# Definition talk:Degree of Polynomial

Jump to navigation
Jump to search

It seems to me that the main definition is inconsistent. For the representation of $f = \sum a_i x^i$ need not be unique. Consider $x = 0$.

I'm fine with the extra generality obtained by considering the indeterminate to reside in a higher field, instead of being an "indeterminate", but then this needs to be formalised and the degree needs to be defined as an appropriate infimum. — Lord_Farin (talk) 11:46, 13 May 2017 (EDT)

- Agreed. It seems like this is how the problem arose:
- Book:Thomas A. Whitelaw/An Introduction to Abstract Algebra defines "a polynomial in $x$ over $D$" , with $D$ an integral domain and $x\in R\supset D$, $R$ a ring, $x$ transcendental over $D$.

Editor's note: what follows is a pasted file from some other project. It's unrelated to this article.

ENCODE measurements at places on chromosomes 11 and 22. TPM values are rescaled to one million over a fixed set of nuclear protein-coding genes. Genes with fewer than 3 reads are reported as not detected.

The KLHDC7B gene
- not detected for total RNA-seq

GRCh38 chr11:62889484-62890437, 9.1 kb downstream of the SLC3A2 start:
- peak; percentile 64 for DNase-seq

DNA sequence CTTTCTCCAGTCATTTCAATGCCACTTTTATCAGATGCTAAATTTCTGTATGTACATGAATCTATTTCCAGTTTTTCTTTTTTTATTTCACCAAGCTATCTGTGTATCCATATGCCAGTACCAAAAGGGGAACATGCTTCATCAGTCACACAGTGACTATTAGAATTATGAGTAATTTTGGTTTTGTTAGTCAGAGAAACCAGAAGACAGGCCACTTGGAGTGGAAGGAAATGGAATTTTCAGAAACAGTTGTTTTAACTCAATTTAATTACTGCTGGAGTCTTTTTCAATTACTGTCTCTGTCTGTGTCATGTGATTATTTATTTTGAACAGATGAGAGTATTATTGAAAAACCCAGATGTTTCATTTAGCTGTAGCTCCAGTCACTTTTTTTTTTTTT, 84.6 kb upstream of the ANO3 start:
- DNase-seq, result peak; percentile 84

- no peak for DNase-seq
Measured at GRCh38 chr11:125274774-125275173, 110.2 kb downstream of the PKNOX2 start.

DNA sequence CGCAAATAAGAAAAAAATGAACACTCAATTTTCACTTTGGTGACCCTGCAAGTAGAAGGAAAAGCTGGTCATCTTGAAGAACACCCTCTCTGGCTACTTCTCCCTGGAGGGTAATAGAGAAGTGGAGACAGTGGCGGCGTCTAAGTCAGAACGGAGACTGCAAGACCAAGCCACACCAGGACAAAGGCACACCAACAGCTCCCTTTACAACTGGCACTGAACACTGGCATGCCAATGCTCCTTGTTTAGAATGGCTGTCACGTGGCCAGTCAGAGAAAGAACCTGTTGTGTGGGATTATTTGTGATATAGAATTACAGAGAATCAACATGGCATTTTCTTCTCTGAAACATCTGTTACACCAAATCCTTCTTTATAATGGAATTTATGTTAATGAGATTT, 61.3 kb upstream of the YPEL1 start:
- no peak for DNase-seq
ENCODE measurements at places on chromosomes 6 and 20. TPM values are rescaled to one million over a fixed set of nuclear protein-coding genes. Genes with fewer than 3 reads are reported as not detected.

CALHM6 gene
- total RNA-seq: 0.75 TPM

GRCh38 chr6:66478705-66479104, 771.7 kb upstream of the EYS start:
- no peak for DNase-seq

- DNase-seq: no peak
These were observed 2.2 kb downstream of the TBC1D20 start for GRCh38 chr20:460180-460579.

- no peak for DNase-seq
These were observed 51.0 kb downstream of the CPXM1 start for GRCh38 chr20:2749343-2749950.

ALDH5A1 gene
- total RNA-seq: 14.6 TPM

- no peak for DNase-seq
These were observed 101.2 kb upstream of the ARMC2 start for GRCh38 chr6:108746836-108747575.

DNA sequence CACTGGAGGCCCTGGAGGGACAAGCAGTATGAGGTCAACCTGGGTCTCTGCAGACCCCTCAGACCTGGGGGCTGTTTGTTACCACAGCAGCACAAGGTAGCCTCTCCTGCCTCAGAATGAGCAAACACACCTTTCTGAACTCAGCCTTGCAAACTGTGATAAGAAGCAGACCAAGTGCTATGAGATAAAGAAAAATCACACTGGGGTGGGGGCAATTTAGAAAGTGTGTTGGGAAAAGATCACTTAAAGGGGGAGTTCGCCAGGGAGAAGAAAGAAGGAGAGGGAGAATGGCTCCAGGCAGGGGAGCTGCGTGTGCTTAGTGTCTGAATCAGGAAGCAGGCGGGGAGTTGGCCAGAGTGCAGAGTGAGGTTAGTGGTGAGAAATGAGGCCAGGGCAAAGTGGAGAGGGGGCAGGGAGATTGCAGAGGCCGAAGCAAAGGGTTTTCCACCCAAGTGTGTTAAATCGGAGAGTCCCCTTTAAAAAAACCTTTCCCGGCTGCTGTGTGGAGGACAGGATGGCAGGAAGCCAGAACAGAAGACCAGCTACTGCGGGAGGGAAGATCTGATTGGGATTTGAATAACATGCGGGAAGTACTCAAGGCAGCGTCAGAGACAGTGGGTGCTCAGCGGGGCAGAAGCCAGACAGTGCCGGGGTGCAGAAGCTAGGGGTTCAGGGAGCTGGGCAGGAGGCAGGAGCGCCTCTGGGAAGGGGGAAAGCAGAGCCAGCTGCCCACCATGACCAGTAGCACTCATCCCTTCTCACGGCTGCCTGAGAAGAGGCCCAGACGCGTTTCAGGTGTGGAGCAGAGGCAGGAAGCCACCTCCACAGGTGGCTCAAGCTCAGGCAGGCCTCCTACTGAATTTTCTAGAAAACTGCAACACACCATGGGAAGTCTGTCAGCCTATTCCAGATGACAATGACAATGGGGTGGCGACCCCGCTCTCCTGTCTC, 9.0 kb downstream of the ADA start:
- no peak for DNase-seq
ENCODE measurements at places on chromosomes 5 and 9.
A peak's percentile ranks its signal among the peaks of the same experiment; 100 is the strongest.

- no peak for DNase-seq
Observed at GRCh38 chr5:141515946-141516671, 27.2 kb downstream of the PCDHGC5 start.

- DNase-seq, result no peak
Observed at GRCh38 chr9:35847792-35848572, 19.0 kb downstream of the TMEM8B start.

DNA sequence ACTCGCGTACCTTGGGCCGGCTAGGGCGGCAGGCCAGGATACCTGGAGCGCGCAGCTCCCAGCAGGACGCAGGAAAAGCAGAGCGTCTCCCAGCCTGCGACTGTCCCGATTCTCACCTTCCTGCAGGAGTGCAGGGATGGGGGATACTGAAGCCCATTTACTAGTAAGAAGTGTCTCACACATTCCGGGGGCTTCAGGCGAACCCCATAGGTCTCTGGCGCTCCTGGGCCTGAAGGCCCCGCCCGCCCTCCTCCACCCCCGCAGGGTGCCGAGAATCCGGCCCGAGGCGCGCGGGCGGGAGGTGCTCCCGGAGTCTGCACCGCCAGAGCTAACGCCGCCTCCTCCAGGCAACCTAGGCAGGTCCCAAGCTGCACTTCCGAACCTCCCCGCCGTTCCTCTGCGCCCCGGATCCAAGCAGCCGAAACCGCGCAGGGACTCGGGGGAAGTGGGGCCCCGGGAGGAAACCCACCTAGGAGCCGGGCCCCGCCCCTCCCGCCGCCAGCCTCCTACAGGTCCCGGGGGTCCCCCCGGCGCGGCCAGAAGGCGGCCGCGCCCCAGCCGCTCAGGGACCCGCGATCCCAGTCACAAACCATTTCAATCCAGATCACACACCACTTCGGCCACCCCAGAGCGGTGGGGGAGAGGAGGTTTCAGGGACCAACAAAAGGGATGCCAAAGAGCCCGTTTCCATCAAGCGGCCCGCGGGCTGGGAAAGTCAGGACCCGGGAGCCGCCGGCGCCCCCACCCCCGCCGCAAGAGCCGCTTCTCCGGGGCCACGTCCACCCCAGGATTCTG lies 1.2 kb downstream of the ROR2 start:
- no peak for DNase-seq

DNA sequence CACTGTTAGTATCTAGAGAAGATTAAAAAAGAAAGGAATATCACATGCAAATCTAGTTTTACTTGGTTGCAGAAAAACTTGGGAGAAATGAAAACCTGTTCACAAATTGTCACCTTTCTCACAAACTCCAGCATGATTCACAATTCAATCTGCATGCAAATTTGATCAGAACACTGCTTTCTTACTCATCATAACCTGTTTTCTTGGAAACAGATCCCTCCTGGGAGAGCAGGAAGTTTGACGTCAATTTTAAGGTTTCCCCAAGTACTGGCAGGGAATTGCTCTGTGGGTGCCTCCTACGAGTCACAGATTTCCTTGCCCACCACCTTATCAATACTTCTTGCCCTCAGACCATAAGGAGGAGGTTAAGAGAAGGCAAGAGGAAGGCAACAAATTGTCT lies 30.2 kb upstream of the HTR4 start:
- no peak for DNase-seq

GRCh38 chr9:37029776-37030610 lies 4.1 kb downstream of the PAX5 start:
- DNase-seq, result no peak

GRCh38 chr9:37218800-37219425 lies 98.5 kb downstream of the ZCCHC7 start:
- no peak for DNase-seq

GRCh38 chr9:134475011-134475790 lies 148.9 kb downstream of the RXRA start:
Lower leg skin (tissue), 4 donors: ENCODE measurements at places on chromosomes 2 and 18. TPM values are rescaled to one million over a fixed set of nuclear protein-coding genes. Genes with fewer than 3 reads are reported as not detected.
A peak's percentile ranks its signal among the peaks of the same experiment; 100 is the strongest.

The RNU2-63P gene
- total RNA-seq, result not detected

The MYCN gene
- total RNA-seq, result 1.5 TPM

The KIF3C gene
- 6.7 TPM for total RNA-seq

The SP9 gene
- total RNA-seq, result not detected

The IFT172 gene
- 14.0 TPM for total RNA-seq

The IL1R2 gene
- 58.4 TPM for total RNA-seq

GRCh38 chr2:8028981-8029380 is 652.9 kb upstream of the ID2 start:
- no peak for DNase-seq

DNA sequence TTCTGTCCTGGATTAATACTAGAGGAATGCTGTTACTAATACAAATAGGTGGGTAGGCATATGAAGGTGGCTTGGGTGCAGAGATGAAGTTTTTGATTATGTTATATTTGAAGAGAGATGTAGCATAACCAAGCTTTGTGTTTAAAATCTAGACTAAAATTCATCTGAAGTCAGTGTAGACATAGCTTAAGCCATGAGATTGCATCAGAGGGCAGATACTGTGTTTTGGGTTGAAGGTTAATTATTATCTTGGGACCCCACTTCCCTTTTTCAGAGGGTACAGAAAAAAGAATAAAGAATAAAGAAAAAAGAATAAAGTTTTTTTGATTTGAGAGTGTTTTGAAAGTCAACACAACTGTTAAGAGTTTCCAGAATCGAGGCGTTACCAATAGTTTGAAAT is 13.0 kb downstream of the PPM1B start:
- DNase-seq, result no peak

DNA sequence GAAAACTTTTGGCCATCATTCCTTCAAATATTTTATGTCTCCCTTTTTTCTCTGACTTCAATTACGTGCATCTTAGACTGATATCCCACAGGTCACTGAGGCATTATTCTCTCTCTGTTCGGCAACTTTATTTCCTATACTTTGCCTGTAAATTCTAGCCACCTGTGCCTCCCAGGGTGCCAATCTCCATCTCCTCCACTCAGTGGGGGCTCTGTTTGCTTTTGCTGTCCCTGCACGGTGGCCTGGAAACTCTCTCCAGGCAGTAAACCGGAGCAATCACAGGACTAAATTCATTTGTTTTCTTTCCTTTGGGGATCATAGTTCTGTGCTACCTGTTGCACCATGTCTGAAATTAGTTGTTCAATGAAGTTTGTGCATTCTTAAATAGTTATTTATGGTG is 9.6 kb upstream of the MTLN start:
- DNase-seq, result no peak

- He then defines the degree of such a polynomial. This is fine, because of the conditions imposed on $x$ and $D$.
- $\mathsf{Pr} \infty \mathsf{fWiki}$ adopts this definition of polynomial and degree, which is fine.
- Other sources are consulted to back up a definition of polynomials over general rings. They define polynomials in an abstract way; e.g. as sequences: Book:B. Hartley/Rings, Modules and Linear Algebra. Cited at Definition:Polynomial Ring over Sequences
- The definition of degree in those sources is mixed up with the one in Whitelaw: Hartley & Hawkes definition 3.6 of degree is not the one at Definition:Degree of Polynomial/Ring (I checked)

- --barto (talk) 15:43, 12 July 2017 (EDT)